The Mercanator Awards are for the top performers and performances of the previous year, as chronicled by this blog.

As many of you long time readers have noted, I tend not to post much in the month of December, as I tend to focus on my family, many of whom don't see me much during the other eleven months of the year, as I'm either blowing off a family outing, not answering the phone, or ignoring texts/emails. In addition to my job (the blog is not my full time occupation), I cover the NFL on a free-lance basis.

What started out as a lark back ten years ago, has evolved into the go-to place for track & field and running fans to track the progress of collegiate and pro athletes from the state of Washington. 

Before handing out the awards, I’d like to thank some of the folks who have contributed text and photos in 2016, including the sports information offIces at Washington State University, Gonzaga University, Eastern Washington, Central Washington, Western Washington, Saint Martin's, Seattle University, Seattle Pacific, and the University of Washington; photographers Kirby Lee (Image of Sport), Randy Miyazaki (, Howard Lao (, and Michael Scott; the media relations departments at Brooks, Oiselle, Nike, and adidas; and the countless number of individuals who have either Facebooked, tweeted, Instagrammed, or emailed me with tips, news, complaints, etc.  It’s the readers of the blog who help keep this going, and your help is greatly appreciated.

In 2016, the blog travelled to Portland (twice), Tucson (four times), Pullman, Palo Alto, Eugene (three times), Sacramento, and Terre Haute to cover a variety of events, including the USA Indoors, the IAAF world indoors, the Willie Williams and Jim Click Invitationals, the Payton Jordan Invite, the UW/WSU dual, the NCAA outdoor, US Olympic Trials, Saint Martin’s Invitational, TrackTown Summer Series, the Pac-12 cross country championships, and the NCAA West Regional and National cross country championships.

And now, the 2016 Mercanators!

Here are the disclaimers: Mercanator awards are generally limited to athletes who have affiliations with the state of Washington—either they were born in this state, currently reside in the state, or attend(ed) school in the state. Also, not all categories from previous editions were awarded this year…publisher's decision.

TOP PERFORMER—Men’s Sprints/Hurdles:  Former Renton native Devon Allen (left/photo by Paul Merca) gets the honors over a field that includes Rainier Beach HS grad Michael Berry, WSU alum Jeshua Anderson, and Bonney Lake HS grad Jordin Andrade.

Allen won both the Pac-12 and NCAA 110 titles, and followed it up by winning the US Olympic Trials and finished fifth in the Olympics, clearly ahead of the trio.  He was ranked #5 by Track & Field News in the world in his specialty.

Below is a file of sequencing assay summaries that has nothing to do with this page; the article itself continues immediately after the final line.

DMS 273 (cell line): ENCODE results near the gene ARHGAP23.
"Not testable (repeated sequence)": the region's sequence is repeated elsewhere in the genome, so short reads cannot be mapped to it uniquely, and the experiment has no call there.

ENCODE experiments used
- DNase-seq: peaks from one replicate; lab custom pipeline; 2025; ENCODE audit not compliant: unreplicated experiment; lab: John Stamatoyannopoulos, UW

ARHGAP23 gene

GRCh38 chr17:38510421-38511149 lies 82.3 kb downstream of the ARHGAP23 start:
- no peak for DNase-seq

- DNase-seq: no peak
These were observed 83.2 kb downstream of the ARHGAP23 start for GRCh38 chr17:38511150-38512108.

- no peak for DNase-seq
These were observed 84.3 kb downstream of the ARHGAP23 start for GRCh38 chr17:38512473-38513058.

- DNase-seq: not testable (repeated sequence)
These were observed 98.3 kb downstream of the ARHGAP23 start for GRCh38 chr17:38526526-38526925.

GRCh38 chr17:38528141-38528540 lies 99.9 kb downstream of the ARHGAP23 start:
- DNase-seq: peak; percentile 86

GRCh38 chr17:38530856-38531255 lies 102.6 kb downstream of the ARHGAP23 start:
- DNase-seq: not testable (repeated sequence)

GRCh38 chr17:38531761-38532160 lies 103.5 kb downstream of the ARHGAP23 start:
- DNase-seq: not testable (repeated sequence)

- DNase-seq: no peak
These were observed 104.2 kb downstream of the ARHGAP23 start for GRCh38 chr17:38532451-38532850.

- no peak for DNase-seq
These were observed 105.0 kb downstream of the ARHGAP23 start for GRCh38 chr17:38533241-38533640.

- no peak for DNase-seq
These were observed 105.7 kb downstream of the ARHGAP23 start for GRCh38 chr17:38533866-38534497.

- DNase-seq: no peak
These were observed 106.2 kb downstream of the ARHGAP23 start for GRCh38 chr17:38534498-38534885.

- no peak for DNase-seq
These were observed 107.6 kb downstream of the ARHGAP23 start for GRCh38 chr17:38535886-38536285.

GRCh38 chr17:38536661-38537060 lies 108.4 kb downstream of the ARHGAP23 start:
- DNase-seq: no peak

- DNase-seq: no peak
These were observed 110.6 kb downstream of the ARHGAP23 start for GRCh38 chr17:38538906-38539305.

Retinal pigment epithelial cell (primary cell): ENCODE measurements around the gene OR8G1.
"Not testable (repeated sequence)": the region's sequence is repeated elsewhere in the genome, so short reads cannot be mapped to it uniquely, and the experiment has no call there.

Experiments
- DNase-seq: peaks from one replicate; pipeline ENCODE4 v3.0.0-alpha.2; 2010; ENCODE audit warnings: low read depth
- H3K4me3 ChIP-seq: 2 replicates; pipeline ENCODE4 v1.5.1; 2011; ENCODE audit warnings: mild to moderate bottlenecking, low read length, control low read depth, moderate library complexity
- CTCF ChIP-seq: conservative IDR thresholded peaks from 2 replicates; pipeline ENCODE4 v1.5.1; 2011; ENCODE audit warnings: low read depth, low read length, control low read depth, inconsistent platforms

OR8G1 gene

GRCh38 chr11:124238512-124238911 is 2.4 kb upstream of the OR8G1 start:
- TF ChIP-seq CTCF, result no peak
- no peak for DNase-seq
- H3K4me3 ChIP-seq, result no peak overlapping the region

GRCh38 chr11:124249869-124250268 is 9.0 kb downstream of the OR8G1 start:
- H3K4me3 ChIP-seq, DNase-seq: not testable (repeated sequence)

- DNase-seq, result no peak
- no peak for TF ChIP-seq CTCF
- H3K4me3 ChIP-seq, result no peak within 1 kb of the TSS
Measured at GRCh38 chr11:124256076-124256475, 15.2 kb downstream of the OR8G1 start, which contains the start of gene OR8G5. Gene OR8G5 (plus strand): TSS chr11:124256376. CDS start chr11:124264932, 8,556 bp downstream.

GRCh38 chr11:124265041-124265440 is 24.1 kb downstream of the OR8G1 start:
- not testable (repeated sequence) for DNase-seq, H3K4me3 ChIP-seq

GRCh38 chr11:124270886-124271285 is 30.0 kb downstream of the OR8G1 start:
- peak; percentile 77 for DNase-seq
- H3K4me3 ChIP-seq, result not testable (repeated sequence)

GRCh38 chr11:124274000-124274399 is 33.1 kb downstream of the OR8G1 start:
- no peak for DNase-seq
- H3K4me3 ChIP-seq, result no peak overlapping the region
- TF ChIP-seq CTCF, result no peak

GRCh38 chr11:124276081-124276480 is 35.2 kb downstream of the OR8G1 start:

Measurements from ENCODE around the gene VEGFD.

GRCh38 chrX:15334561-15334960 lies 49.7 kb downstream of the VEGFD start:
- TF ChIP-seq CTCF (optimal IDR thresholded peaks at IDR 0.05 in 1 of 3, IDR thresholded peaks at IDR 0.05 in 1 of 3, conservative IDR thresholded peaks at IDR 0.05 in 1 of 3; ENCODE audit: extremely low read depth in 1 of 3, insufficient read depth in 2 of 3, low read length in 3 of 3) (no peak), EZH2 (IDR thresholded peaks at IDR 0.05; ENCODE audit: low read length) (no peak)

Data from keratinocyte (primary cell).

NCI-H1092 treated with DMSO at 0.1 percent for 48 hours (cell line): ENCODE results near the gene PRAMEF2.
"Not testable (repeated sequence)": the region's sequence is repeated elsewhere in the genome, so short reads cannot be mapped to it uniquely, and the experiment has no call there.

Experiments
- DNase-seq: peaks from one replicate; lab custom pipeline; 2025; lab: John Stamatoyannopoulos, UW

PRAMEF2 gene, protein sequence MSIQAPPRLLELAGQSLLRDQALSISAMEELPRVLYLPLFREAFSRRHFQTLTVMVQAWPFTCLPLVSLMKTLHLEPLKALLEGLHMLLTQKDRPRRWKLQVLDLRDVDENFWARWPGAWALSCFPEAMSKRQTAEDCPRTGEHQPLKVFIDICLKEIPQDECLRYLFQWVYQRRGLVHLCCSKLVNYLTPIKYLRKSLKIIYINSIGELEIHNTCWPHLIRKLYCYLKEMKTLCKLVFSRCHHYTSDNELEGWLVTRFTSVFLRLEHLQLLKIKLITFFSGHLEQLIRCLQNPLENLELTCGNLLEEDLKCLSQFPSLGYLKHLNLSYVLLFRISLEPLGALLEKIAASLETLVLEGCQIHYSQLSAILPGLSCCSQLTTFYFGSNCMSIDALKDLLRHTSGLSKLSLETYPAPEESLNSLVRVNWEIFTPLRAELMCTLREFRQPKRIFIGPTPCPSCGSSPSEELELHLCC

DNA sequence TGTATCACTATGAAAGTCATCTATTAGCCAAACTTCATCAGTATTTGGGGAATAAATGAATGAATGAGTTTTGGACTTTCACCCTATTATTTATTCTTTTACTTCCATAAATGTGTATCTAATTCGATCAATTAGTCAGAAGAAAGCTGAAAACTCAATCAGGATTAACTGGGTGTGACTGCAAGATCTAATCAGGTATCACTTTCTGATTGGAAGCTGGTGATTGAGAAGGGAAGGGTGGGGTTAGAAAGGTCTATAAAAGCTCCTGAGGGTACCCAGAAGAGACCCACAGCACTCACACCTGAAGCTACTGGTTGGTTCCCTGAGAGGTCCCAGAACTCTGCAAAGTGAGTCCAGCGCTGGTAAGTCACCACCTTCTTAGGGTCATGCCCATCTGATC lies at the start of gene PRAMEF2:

Berry finished eighth at the US Olympic Trials in the 400, while Andrade, representing Cape Verde, reached the semi-finals in the 400 hurdles, and Anderson had a strong season leading up to the Olympic Trials in the 400 hurdles, but did not make the finals.

TOP PERFORMER—Men’s Middle Distances:  The athletes in contention for the award included last year’s event category winner, Garrett Heath of the Brooks Beasts; the University of Washington’s Izaic Yorks; Olympic 5000m finalist Hassan Mead, a former Puyallup resident; and, Washington State alum Bernard Lagat, who has been in contention for this award since the inception of the Mercanators.

Heath had a good start, winning the Great Edinburgh Cross Country title, beating repeat Olympic 5000/10000 champ Mo Farah, but could not follow it up during the outdoor season, only finishing 13th in the finals of the 5000 at the Olympic Trials.  Yorks won the MPSF mile title and the Pac-12 1500 crown, then was upset at the NCAA 1500m finals, but won the semis at the Olympic Trials 1500m before finishing 10th in the finals.

Bernard Lagat gets the nod, after winning the Olympic Trials 5000 with one of the most stirring stretch runs, fighting off Mead, then found a way to keep himself in contention in the finals of the 5000 at the Rio Olympics before finishing fifth.  He also earned a #7 world ranking from Track & Field News.

TOP PERFORMER—Men’s Distances:  Lagat also gets the honors here, based on his debut win at the Payton Jordan 10000 at Stanford, running 27:49.35. Jake Riley’s 15th place finish in the US Olympic marathon trials under hot conditions gets him an honorable mention.

TOP PERFORMER—Men’s Vertical Jumps:  It was a down year in the vertical jumps, as long time regular Brad Walker only vaulted at the Olympic Trials to apparently end his storied career, as he concentrated on his coaching duties at Washington State.

The University of Washington’s Jax Thoirs, who won the NCAA indoor pole vault title, and finished fifth outdoors, gets the nod by a slight edge over Tacoma native Dakarai Hightower, who cleared a personal best 7-5 (2.26m) and finished sixth in the high jump at the US Olympic Trials.